My father found his own best way to die

Elisabeth Arntzen About the author
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When my father was diagnosed with pulmonary fibrosis, he was told he could expect to gradually suffocate to death. Instead, his own end-of-life choices gave him a surprising level of well-being, both mentally and physically.

My father was 87 years old. Full of vigour, in love, witty and quick off the mark. The disease developed rapidly, and his breathing became more and more laboured. Father accepted that his illness would run its course but wanted to defy the predictions of an agonising death. He believed that he could sort this out himself, if he could stay at home. He did not want to be in a hospital or a nursing home.

Father navigated his way through his final weeks – with his closest ones by his side. He listened to his body’s signals. He did not take any medication. We were typical next of kin, acting with the best of intentions, trying to get food into him. The food gave him violent coughing fits. In addition, his body was so debilitated by the disease that it could not digest food. Consequently, he decided to stop eating and drinking as soon as he became confined to bed. This would protect him from unnecessary pain and let nature take its own course. This worked very well for my father.

The day Father became bedridden, he stopped eating. He continued to shave and wash himself, brush his teeth, put on clean clothes and comb his hair. He did all of this himself, every day. He had also used the toilet for the last time. His body felt light and good afterwards. There were no more visits to the toilet, he only used a bottle for urine.

The second day he stopped drinking. Father coughed much less, and his breathing was easy when he was lying still in bed. He wondered when his brain functioning would decline after he stopped drinking. He performed some research on himself and behaved much like his old self. He followed with interest the amount of urine in the bottle and what it looked like. And he wondered how his kidneys were tolerating it.

On this day he said goodbye to his girlfriend. They lay together, looked at pictures on their mobile phones and talked about the good times they had spent together – and they were happy for it.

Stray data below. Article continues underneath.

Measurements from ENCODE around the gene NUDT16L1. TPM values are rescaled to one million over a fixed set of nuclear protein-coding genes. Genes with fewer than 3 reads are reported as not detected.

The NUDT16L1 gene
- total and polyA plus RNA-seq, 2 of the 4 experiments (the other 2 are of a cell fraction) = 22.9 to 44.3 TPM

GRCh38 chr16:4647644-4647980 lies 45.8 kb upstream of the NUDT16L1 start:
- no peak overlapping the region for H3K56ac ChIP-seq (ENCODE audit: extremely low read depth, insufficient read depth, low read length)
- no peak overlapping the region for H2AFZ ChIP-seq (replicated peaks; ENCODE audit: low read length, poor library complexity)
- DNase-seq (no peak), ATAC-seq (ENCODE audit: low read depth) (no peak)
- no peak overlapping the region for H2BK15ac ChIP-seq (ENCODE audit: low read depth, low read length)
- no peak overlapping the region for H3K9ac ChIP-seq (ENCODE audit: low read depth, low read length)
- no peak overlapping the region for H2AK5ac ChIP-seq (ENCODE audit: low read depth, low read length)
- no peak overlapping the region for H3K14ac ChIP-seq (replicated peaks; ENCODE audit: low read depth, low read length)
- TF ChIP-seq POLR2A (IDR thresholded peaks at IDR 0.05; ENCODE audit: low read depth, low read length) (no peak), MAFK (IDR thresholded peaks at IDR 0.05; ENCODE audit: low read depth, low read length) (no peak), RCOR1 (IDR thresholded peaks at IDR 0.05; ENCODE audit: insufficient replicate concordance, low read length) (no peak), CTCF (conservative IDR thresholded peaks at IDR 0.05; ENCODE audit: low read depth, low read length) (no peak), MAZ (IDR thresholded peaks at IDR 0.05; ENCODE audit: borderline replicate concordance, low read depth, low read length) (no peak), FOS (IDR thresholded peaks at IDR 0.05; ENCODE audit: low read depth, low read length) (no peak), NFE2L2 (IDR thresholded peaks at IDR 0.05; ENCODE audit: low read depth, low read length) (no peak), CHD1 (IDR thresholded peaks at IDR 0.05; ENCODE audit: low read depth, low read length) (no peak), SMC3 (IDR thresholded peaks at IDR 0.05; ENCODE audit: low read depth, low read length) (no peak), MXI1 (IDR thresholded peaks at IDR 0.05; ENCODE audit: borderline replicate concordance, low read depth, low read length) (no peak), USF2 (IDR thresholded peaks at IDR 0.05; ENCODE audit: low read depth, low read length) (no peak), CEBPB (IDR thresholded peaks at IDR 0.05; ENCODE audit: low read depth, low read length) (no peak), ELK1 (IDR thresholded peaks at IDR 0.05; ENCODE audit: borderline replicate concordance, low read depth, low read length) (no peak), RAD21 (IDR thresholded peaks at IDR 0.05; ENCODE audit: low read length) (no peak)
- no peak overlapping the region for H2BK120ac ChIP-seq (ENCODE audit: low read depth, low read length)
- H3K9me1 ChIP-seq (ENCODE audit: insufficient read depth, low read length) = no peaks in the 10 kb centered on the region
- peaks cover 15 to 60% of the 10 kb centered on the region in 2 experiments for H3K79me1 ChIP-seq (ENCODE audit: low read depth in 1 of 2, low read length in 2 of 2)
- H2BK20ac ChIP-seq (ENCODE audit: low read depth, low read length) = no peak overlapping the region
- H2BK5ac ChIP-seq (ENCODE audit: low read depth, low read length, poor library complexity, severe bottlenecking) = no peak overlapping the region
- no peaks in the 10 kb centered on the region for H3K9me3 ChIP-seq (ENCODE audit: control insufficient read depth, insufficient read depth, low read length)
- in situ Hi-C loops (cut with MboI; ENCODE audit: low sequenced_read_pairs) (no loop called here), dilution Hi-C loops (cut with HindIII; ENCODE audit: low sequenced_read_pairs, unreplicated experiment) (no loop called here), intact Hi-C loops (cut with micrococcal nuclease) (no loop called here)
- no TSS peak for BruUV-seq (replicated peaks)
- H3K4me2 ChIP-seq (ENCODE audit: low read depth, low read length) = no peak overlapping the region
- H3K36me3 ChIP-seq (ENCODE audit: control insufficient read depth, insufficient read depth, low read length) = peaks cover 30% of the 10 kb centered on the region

On the third day he responded to text messages from his grandchildren. Happy and grateful for all the declarations of love, he wondered if he should postpone his passing.

The fourth morning he exclaimed with a twinkle in his eye, «Darn it! I’m still alive. Am in such good shape. This is going in the wrong direction!» He thought it was exciting. Father was not a religious man and believed there was blackness before we are born and blackness again after death. He was not afraid of dying and joked about finding out soon whether there was anything on the other side.

Father believed that individuals, when possible, should get to choose for themselves how to live their final days and that this could make death easier. He wanted to do this – not only for himself – but for everyone else in the same situation. And he wanted me to write about it.

The fifth night was cold and miserable. He coughed a lot. I massaged his feet. It helped. We had a couple of spoonfuls of vodka and Sprite. Our spirits were good, and Father told me about his boat trips along the Norwegian coast. In the evening he lost consciousness a couple of times, but came to himself quickly. He fell asleep and was comfortable. He was very grateful that the family were by his side through this period, in order for him to stay at home.

The sixth morning, Father exclaimed with delight: «It’s been a marvellous night. Slept very well. Had a feeling of waking up in slow-motion and felt good in my entire body. No coughing.»

That evening he grew more tired, but his spirits were still good. He thought he had used the last days well. He said his final farewell to his girlfriend on the phone: «Goodbye, my love». He hoped he would fall asleep for good this evening.

On the seventh day, I was awakened by the hum of the electric shaver. Father was doing his morning routine as usual. He was lying in bed, all nice and clean, all freshened up, when I got up.

After one week without food and six days without anything to drink, Dad became weaker and weaker. He lost consciousness, had blurred vision and thought he was going to die. He barely managed to speak, but often looked at me with a smile. Said it was calming that I was sitting there crocheting. Used a cloth to moisten his mouth himself and felt fine and was satisfied.

Suddenly Father grabbed his mobile phone and put on the music he and his girlfriend had danced to in Gran Canaria two months earlier. He looked at me slyly, smiled happily and placed his mobile phone on the shelf above the bed – for good.

On the eighth day we thought he would die. He had visual disturbances. He fantasised a bit and wanted to hold my hand. He struggled to breathe a few times. Breathing exercises helped, and he slept peacefully, but kept opening his eyes and smiling, clearly happy that I was there. He even wanted to hear the headlines from the local newspaper, and signalled to me when he wanted the pages turned.

Later in the evening he became restless. The end was near. His feet became mottled. I asked if he wanted a suppository to calm down. He did. Stesolid 5 mg did wonders. My father slept peacefully.

On the ninth morning I was awakened by Father’s irregular breathing. My sister and I managed to reach his bedside just before he died. He died peacefully and quietly – a totally natural death – just as he had hoped for.

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